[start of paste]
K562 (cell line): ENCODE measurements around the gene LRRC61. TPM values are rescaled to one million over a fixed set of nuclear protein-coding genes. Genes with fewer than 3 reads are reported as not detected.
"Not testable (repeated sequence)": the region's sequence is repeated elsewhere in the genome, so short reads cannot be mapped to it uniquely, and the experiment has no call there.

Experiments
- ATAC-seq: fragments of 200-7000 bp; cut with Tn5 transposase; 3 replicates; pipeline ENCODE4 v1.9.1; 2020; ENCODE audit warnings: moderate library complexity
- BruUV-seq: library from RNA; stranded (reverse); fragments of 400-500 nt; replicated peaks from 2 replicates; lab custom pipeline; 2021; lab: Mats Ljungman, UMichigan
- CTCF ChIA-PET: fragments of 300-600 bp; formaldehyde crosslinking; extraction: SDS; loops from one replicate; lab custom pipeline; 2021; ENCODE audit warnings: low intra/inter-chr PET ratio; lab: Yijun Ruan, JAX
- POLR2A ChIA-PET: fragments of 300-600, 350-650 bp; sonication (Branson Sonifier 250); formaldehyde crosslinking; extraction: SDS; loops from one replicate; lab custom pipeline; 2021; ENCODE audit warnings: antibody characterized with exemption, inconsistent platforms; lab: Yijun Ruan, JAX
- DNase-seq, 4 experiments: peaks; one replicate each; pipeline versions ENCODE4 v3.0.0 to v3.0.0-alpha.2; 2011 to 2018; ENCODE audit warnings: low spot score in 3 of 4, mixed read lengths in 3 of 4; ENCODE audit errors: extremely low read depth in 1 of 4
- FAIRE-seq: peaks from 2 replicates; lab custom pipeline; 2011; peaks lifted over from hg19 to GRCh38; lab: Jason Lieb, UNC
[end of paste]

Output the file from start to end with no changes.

K562 (cell line): ENCODE measurements around the gene LRRC61. TPM values are rescaled to one million over a fixed set of nuclear protein-coding genes. Genes with fewer than 3 reads are reported as not detected.
"Not testable (repeated sequence)": the region's sequence is repeated elsewhere in the genome, so short reads cannot be mapped to it uniquely, and the experiment has no call there.

Experiments
- ATAC-seq: fragments of 200-7000 bp; cut with Tn5 transposase; 3 replicates; pipeline ENCODE4 v1.9.1; 2020; ENCODE audit warnings: moderate library complexity
- BruUV-seq: library from RNA; stranded (reverse); fragments of 400-500 nt; replicated peaks from 2 replicates; lab custom pipeline; 2021; lab: Mats Ljungman, UMichigan
- CTCF ChIA-PET: fragments of 300-600 bp; formaldehyde crosslinking; extraction: SDS; loops from one replicate; lab custom pipeline; 2021; ENCODE audit warnings: low intra/inter-chr PET ratio; lab: Yijun Ruan, JAX
- POLR2A ChIA-PET: fragments of 300-600, 350-650 bp; sonication (Branson Sonifier 250); formaldehyde crosslinking; extraction: SDS; loops from one replicate; lab custom pipeline; 2021; ENCODE audit warnings: antibody characterized with exemption, inconsistent platforms; lab: Yijun Ruan, JAX
- DNase-seq, 4 experiments: peaks; one replicate each; pipeline versions ENCODE4 v3.0.0 to v3.0.0-alpha.2; 2011 to 2018; ENCODE audit warnings: low spot score in 3 of 4, mixed read lengths in 3 of 4; ENCODE audit errors: extremely low read depth in 1 of 4
- FAIRE-seq: peaks from 2 replicates; lab custom pipeline; 2011; peaks lifted over from hg19 to GRCh38; lab: Jason Lieb, UNC